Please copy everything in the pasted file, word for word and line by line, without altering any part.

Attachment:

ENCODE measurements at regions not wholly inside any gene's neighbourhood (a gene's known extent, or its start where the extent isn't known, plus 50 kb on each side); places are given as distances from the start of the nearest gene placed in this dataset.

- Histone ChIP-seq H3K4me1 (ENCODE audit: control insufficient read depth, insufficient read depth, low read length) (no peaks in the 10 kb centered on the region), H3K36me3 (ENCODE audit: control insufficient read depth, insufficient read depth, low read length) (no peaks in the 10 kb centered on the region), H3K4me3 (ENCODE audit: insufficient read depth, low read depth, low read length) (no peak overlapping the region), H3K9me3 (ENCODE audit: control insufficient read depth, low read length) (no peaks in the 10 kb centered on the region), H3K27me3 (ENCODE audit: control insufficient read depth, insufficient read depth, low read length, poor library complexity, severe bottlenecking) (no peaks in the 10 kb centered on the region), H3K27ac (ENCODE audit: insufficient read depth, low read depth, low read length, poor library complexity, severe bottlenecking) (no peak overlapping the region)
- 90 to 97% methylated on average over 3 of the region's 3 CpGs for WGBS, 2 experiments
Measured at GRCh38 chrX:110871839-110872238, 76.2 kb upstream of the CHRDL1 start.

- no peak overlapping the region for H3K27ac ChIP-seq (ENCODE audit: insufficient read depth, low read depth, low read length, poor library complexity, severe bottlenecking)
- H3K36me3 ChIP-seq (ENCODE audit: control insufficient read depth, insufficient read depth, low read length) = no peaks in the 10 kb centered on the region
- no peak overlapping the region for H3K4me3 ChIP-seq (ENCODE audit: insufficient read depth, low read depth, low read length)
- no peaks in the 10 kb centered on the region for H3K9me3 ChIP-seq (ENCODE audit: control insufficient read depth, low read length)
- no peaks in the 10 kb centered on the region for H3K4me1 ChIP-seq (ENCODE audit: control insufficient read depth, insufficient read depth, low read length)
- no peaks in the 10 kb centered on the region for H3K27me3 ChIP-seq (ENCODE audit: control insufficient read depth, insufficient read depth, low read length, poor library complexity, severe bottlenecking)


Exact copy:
ENCODE measurements at regions not wholly inside any gene's neighbourhood (a gene's known extent, or its start where the extent isn't known, plus 50 kb on each side); places are given as distances from the start of the nearest gene placed in this dataset.

- Histone ChIP-seq H3K4me1 (ENCODE audit: control insufficient read depth, insufficient read depth, low read length) (no peaks in the 10 kb centered on the region), H3K36me3 (ENCODE audit: control insufficient read depth, insufficient read depth, low read length) (no peaks in the 10 kb centered on the region), H3K4me3 (ENCODE audit: insufficient read depth, low read depth, low read length) (no peak overlapping the region), H3K9me3 (ENCODE audit: control insufficient read depth, low read length) (no peaks in the 10 kb centered on the region), H3K27me3 (ENCODE audit: control insufficient read depth, insufficient read depth, low read length, poor library complexity, severe bottlenecking) (no peaks in the 10 kb centered on the region), H3K27ac (ENCODE audit: insufficient read depth, low read depth, low read length, poor library complexity, severe bottlenecking) (no peak overlapping the region)
- 90 to 97% methylated on average over 3 of the region's 3 CpGs for WGBS, 2 experiments
Measured at GRCh38 chrX:110871839-110872238, 76.2 kb upstream of the CHRDL1 start.

- no peak overlapping the region for H3K27ac ChIP-seq (ENCODE audit: insufficient read depth, low read depth, low read length, poor library complexity, severe bottlenecking)
- H3K36me3 ChIP-seq (ENCODE audit: control insufficient read depth, insufficient read depth, low read length) = no peaks in the 10 kb centered on the region
- no peak overlapping the region for H3K4me3 ChIP-seq (ENCODE audit: insufficient read depth, low read depth, low read length)
- no peaks in the 10 kb centered on the region for H3K9me3 ChIP-seq (ENCODE audit: control insufficient read depth, low read length)
- no peaks in the 10 kb centered on the region for H3K4me1 ChIP-seq (ENCODE audit: control insufficient read depth, insufficient read depth, low read length)
- no peaks in the 10 kb centered on the region for H3K27me3 ChIP-seq (ENCODE audit: control insufficient read depth, insufficient read depth, low read length, poor library complexity, severe bottlenecking)